By Peggy O'Farrell
The Cincinnati Enquirer
So, Cincinnati: Are you sweating yet?
Our Fit City volunteers are.
Tracy L. Russell is familiar with the treadmill and exercise bicycle.
Jim and Helen Fox are practicing tae bo in the family room.
Charlie Nunnelley Jr. is all pumped up.
And Tom Quinlan is braving the cold and snow to go running.
As part of the Enquirer's year-long Fit City project, our Fit City Five has wrapped up its first month of workouts with personal trainers arranged through the YMCA of Greater Cincinnati. Everyone's seeing results. They're reporting the same challenge, too: finding the time to get in their workouts.
5 pounds lost
Russell, a Navy veteran who wanted to get back to basic training after years of sitting at a desk, hits the Powel Crosley YMCA every Monday and Thursday to work with trainer Brad Kinkema.
"I'm trying to find that third day," she says.
The 41-year-old College Hill woman has cut back on snacking and is trying to make more healthful food choices. She's dropped more than 5 pounds since starting the Fit City project.
At the gym, she's using the treadmill for 30 minutes and the exercise bicycle for 15 and doing strength training.
"I want to try the elliptical machine and a couple of aerobics (classes). I'll just march my way to fitness."
The Foxes are having trouble finding time to get to their gym - the Blue Ash Y - regularly together, but they work out at home in Mason.
"We aren't able to coordinate every workout simultaneously, but we occasionally go jogging together and we occasionally do workout tapes together," Jim Fox, 51, says.
Helen Fox, 43, is discovering the joys of power stretching in a beginners Pilates class.
"I'm really liking it. It's very strengthening. And they promised me that after 10 classes, I'm going to feel better," she says.
Jim has committed to working out for at least half an hour every day. Helen tries to get in an hour a day.
"The challenges aren't within the workouts themselves," he said. "The challenges are more finding the time when you've got two kids who are very active, and Helen and I are very active as well. Sometimes I find that half-hour right after work and sometimes it's not until right before I go to bed."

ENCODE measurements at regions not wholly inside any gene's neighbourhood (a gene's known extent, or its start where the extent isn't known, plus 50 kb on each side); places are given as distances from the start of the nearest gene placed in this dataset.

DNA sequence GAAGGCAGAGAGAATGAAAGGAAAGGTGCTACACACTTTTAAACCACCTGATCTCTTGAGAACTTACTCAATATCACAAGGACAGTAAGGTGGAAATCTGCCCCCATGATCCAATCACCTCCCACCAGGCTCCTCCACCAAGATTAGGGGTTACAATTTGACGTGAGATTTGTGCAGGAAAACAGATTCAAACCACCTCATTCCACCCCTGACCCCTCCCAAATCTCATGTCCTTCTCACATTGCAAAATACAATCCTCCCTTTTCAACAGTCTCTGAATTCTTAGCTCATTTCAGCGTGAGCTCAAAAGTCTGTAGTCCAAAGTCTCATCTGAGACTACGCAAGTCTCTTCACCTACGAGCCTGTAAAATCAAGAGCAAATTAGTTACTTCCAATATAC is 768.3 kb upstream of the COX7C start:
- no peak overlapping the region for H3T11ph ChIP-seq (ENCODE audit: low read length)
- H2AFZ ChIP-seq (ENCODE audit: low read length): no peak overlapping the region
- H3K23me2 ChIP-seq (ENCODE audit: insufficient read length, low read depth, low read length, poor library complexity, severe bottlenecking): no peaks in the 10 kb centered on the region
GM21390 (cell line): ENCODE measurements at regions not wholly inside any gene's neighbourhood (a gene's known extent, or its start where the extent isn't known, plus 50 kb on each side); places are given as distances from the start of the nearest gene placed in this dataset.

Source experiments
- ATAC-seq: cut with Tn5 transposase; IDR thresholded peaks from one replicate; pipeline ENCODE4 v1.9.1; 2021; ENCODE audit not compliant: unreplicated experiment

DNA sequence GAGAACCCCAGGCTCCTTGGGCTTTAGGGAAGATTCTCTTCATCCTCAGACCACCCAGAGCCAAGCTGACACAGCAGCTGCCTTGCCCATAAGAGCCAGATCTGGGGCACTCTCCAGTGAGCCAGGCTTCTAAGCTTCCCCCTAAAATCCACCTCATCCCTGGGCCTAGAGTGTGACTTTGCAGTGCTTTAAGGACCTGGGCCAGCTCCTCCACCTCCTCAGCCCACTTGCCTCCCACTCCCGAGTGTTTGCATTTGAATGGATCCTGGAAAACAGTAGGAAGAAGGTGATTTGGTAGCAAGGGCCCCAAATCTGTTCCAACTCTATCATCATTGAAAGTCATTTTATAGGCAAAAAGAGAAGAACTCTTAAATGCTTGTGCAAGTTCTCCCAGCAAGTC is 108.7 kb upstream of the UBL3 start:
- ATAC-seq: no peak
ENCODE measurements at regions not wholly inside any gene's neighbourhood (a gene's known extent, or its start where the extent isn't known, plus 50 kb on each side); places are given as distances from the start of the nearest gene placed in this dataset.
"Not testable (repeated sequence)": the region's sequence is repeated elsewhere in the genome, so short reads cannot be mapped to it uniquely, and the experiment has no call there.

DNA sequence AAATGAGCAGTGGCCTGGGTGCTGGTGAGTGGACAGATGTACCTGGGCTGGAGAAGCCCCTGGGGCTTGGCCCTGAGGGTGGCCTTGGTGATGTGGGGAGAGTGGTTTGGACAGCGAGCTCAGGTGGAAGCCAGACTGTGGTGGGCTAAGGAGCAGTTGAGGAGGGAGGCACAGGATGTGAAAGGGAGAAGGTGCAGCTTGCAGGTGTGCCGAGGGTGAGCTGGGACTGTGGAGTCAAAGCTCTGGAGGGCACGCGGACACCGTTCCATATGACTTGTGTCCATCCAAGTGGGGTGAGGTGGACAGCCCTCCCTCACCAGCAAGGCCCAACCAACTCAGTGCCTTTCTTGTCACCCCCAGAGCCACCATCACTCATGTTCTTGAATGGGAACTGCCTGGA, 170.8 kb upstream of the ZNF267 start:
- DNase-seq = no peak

He tries to run about 3 miles a day when he can't make it to the Y. "My knees don't like me to go much more than that," he says.
At the Y, trainer Becky Hayes (center, top right) has shown the Foxes how to use most of the cardio equipment, and they're learning to use the strength-training machines.
Jim has lost about 5 pounds and "my pants fit a lot better," he says.
Helen hasn't seen a weight loss yet, "but exercise is becoming part of my expectation for the day. I call that progress," she says. She alternates among Pilates, running and doing exercise tapes.
More, shorter sessions
Nunnelley, 26, of Mount Lookout is concentrating on weight training with trainer Ken Sand at the Blue Ash Y.
"I'm doing the entire body: the arms, the legs, the chest, the abs, the back," Nunnelley says.
And that's part of his challenge: A whole-body workout eats up 11/2 to two hours. Nunnelley is working to switch from working out three days a week to four, and trimming time in the gym to about 40 minutes.
He also runs regularly, and tries to log a mile or two at a time.
Nunnelley's progress is measured in pounds - more of them, to be precise.
"The weight I'm lifting is getting heavier every time I go in," he says.
Learning new things
Quinlan, 55, of Hebron is running farther and staying healthy. He's working on stretching, strength and flexibility with Angela Starke at the Tri-City Y in Florence. Quinlan is working out with a fitness ball for the first time, in addition to running on his own.
The fitness ball is "working muscles I never knew I had," he says.
Quinlan has improved his time and distance on his daily runs. He now logs 30 to 35 miles a week.
"With three days a week at the gym, that's plenty for this old man," he jokes.
He's signed up to run the Flying Pig Marathon in May, and hopes to qualify for the Boston Marathon.
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